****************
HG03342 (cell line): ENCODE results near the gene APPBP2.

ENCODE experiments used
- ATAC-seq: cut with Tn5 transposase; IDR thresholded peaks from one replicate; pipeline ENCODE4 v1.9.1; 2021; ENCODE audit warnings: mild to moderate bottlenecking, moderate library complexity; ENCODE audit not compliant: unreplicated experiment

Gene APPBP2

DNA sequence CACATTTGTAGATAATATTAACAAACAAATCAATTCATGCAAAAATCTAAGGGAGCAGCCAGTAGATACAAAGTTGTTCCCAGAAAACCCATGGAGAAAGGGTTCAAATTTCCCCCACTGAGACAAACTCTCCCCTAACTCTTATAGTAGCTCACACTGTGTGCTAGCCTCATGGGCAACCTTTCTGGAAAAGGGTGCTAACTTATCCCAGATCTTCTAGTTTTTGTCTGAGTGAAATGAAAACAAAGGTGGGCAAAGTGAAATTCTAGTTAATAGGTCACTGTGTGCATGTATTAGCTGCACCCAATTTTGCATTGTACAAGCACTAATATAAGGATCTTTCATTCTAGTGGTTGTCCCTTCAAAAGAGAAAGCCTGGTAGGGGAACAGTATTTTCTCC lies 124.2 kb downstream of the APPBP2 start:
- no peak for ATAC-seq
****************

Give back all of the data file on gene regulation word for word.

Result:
HG03342 (cell line): ENCODE results near the gene APPBP2.

ENCODE experiments used
- ATAC-seq: cut with Tn5 transposase; IDR thresholded peaks from one replicate; pipeline ENCODE4 v1.9.1; 2021; ENCODE audit warnings: mild to moderate bottlenecking, moderate library complexity; ENCODE audit not compliant: unreplicated experiment

Gene APPBP2

DNA sequence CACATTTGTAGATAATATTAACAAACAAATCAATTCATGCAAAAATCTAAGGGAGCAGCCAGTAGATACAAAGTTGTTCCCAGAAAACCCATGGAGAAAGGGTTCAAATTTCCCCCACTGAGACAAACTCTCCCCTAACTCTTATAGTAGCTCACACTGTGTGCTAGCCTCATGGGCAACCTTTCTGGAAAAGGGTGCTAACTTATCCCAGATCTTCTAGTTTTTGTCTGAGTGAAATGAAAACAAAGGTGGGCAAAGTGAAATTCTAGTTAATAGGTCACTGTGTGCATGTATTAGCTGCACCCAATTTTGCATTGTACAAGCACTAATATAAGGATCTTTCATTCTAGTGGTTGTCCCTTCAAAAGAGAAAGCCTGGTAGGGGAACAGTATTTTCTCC lies 124.2 kb downstream of the APPBP2 start:
- no peak for ATAC-seq